Gabby Hoffmann in "Crystal Fairy And The Magical Cactus"


Gabby Hoffmann is so god damn good in Crystal Fairy And The Magical Cactus. Directed By Sebastian Silva, who also made the equally good Magic Magic earlier in the year, the film is one a kind and wholly original. Gabby Hoffmann is stunning in it. She is remarkable in every scene she's in as a free spiritied, zen-like woman who embarks on a road trip with 4 guys who are looking for the San Pedro psychedelic cactus in Chile. We've all met someone like Hoffmann's Crystal Fairy -yea that's her name- and the details she brings to her performance are really just remarkable. Same goes for director Silva who has made a film that deserves cult status in the years to come.

Jamie, as played by a neurotic and aggressive Michael Cera, is a coked-up drug enthusiast that just wants to find the cactus and scratch it off his bucket list. When Crystal Fairy abuptly embarks on his road trip with the guys tension ensues and the mission is almost scratched off. Cera and Hoffmann go at each other head on, Jamie is a nervous wreck meanwhile Crystal Fairy is at peace with herself and demands that Jamie just relax and let the moment seep in. A last minute reveal at film's end wasn't necessary but the rest of the film is incredibly real, all due to Hoffmann's elegant portrayal of hippy personified. In a year of great actresses giving amazing performances (Adele! Blanchett! Gerwig! Delpy!) Hoffmann deserves to be on the short list. Her performance is built to last,

The MPAA, NC-17 and politics

With Blue Is The Warmest Color getting the dreaded NC-17 rating and 50 Shades Of Grey almost destined to nab it in 2014, I was thinking back on some of the most memorable NC-17 rated films since the rating got introduced more than 20 years ago. Before that there was the X rating, which was just as bad and meant for a provocative experience to say the least .. Many of these films didn't even deserve the NC-17 they got. Martin Scorsese's upcoming The Wolf Of Street had to be trimmed down because the MPAA was about to slap it with an NC-17. Yikes. Even a master filmmaker like Scorsese is having a hard time dealing with the MPAA bullies.

Most of the time it has to do with the sex, other times it's .. actually 99% of the time it's the sex. You get Hollywood films where heads get blown off and those movies always get away with it easy, but you have two people having their genitals showing and the MPAA is up and arms over it. Talk about stupidity. I'd rather have my children watch two people having sex than a guy's head getting sawed off -Saw anyone? And then there is debate as to how violent movies are responsible for all these school shooting and mall shooting happening around our neighborhoods. Maybe if those kids were watching people having sex instead of a mindless Stallone vehicle maybe it wouldn't have turned out so bad.

Listen, I'm not for censorship of violent films. I just think it's funny that sex is still a scary thing in the States and that meanwhile out there in Europe there are nude women in bus ads. Talk about societal advancements, those Europeans got it going on. i just find it ironic that for a country that seems to be scared of sex -"oh the children", "GOD is looking down on you"- there really is less of a strict restriction from the MPAA on violent, big blockbuster movies. I mean, how shocking is it to watch a vagina? as compared to, for example, watching a woman getting her face busted in by her boyfriend in The Expendables (an R rated film by the way ..) Slapping an NC-17 rating on a film with sexually graphic scenes prevents some people from watching -for example- Blue Is The Warmest Color, which is one of the best films of the year or last year's underseen but brilliant Killer Joe.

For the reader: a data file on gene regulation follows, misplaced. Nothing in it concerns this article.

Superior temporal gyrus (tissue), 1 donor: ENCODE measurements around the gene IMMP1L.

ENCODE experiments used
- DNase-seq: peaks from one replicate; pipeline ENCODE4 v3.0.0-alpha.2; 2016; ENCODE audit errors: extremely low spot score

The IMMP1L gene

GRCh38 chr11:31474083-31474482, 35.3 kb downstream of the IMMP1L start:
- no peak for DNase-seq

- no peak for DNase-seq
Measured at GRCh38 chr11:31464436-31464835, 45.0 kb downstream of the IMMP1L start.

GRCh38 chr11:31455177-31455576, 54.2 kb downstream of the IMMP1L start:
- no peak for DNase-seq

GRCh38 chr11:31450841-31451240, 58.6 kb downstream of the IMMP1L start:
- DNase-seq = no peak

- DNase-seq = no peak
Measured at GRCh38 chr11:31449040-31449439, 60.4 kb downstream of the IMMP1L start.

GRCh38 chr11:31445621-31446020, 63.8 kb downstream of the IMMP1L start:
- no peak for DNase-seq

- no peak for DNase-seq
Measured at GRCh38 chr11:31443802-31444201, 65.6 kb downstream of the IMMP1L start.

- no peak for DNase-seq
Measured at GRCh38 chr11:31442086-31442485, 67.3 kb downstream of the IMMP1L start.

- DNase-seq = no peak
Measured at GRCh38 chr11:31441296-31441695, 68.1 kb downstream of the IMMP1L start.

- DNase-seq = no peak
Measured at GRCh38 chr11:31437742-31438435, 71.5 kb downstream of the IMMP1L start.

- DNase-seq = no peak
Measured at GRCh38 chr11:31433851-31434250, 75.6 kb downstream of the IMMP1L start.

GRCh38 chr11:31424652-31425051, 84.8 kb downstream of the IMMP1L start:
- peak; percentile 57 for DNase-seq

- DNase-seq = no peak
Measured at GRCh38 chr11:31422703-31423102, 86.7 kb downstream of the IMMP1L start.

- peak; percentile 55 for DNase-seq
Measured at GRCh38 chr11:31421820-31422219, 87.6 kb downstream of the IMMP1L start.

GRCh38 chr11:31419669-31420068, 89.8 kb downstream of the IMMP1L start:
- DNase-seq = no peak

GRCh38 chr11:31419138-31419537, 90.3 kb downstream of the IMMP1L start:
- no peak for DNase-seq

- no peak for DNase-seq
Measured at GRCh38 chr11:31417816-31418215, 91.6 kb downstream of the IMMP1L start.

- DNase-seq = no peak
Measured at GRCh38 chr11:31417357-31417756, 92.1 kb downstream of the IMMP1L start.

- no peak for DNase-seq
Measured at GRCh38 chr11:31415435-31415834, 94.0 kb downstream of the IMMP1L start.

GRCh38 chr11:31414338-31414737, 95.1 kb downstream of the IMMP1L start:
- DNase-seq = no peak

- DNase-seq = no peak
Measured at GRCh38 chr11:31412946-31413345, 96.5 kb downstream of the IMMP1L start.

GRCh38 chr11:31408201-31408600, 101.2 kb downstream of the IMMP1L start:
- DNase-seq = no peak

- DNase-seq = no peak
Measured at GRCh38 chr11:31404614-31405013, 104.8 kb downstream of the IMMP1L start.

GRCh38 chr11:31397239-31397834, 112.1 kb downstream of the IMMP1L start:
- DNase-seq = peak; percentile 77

Here are notable films that have gotten the rating since its inception back in 1990.

Bad Lieutenant
Lust, Caution
The Dreamers
Killer Joe
Romance
Shame
Where The Truth Lies
Bad Education
Showgirls

Kechiche, Adele and la couleur Bleu


There isn't much that's hidden in Blue Is The Warmest Color. The film's director Abdel Kechiche has taken much heat for not only having his film run more than 3 hours but also for shooting scenes of graphic sex involving his two female leads. It's more than just sex that runs through Kechiche's film but the sex is important. That's one thing I don't think people seem to be getting. Of course Kechiche shoots them in such a sensual, male-gazing kind of way and -yes- he seems to be getting away with a lot (no wonder his actresses said they felt used during the shoot). However I do think these sex scenes represent an integral part of the overall story.

Our two lovebirds Emma and Adele don't have much in common. Emma loves art and hanging out with pretentious-talking artists and doesn't really care about making as much money as possible in life. Whereas Adele -as much as she loves to read and talk art- is more earthbound and finds having a steady job and healthy salary to be of the up-most importance. That's why she pursues her passion of teaching at a daycare. These ideal are reinforced when we get to meet the parents of both young girls, they end up sharing the same common ideals. Adele's parents reinforce the question of yes, art is great but where does one's salary come from if you make it your living. Emma's parents on the other hand love art and don't mind that their daughter is putting it at the forefront of her life.